California’s Consumer Privacy Act Amendment Process Nears the Finish Line

September 11, 2019

The enactment of the California Consumer Privacy Act (CCPA) has been a marathon process, with numerous groups trying to amend the law in various ways before it goes into effect January 1, 2020. We reported in June that the process had been whittled down to just twelve amendments. Last week, the deadline for amendments passed. The reported last-minute lobbying efforts to weaken the bill appear to have been unsuccessful. Now, the legislature has until September 13 to pass the final bills. While we wait on that final deadline, let’s look at which amendments are still in play to make it into the final bill and how they have changed since shifting to the Senate.

Amendments Ready for a Vote

The following amendments all passed out of committee and are now ready for a floor vote.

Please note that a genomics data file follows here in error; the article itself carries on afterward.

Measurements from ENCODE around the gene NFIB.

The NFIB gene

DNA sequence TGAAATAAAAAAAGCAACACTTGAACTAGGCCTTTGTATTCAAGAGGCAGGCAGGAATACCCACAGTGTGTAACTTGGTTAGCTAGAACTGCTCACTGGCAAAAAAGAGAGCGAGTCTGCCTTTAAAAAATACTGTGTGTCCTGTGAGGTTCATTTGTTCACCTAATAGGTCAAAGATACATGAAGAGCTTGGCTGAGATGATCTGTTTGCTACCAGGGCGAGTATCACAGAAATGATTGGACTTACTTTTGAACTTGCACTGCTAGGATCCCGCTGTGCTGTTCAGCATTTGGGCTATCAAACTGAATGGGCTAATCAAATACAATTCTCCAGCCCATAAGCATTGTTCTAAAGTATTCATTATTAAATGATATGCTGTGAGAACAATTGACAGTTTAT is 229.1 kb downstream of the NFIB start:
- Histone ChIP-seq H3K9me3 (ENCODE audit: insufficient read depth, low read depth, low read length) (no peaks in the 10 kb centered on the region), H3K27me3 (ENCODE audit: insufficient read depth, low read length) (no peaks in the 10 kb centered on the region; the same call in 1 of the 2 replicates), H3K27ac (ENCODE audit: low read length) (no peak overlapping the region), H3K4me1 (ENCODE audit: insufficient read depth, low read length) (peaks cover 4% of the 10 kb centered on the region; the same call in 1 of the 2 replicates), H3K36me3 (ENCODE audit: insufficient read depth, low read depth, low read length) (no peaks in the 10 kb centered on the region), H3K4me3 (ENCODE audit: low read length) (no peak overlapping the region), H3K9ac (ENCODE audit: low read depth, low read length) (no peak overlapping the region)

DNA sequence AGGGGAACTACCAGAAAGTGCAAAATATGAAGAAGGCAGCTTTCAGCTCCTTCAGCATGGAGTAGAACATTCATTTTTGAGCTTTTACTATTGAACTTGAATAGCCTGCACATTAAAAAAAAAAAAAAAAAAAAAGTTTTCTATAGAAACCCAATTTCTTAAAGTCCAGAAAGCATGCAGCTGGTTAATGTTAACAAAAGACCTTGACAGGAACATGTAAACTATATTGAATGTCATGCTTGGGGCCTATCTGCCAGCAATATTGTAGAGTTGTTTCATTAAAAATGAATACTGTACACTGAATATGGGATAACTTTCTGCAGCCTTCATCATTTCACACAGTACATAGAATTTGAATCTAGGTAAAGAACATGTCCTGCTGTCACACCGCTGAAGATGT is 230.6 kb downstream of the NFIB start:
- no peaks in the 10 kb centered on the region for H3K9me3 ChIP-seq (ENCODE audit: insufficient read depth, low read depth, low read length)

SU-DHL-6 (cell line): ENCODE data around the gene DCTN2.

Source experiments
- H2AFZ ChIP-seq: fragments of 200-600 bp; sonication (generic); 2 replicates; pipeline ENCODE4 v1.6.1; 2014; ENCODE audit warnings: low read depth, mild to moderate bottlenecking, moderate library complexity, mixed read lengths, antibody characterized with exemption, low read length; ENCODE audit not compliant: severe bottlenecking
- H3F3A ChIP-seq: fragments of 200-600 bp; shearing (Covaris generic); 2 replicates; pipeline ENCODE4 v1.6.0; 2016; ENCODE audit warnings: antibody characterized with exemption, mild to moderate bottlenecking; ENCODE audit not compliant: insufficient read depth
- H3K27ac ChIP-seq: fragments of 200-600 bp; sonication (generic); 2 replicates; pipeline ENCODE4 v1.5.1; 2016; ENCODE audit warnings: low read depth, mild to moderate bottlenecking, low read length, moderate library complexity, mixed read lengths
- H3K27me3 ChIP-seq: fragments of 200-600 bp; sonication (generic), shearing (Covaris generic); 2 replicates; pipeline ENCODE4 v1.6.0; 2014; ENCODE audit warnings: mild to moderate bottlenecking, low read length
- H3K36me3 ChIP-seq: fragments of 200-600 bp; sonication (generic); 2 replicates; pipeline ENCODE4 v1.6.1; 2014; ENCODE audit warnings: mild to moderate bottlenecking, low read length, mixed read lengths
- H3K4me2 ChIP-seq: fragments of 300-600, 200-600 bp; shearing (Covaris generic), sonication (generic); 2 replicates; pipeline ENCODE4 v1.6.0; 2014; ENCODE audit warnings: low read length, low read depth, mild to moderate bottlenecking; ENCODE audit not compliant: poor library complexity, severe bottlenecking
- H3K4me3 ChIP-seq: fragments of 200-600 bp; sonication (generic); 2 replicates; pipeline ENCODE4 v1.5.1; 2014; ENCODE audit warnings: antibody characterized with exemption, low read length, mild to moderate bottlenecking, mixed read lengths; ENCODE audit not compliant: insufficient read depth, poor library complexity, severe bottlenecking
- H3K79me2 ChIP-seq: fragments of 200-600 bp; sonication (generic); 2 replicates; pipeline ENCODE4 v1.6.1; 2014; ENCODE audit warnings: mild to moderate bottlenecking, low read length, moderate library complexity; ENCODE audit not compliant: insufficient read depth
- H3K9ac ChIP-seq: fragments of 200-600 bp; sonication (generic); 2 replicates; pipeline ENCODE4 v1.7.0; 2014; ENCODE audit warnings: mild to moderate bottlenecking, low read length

Amendments That Died in the Senate

Pending Non-CCPA Privacy Related Legislation

In our last update we also highlighted four other privacy-related bills in play during this legislative session. Two of those bills made it through the Senate without any substantive amendments: A.B. 1130, which amends the definition of personal information in California’s data breach notification law to include biometric data and government-issued identification numbers; and A.B. 1665, which requires parental consent before a website or application can sell a minor’s personal information in a manner that is separate from that website or application’s general terms and conditions.

A.B. 1138, which prohibits social media companies from allowing persons under 13 years of age to create an account without a parent’s consent, was amended in the Senate to prohibit retention of any data provided for the purpose of parental consent. The amendment also prohibited the use of that data for any purposes outside of parental consent. The bill was further amended on the floor to include an “actual knowledge” requirement in order to impose liability. Actual knowledge is imputed if a business “willfully disregards” the consumer’s age. The bill is out of committee and ready for a floor vote.

But A.B. 1395, which attempted to expand California’s smart TV privacy bill to apply to any connected device with a voice recognition feature, appears to be dead in the water.

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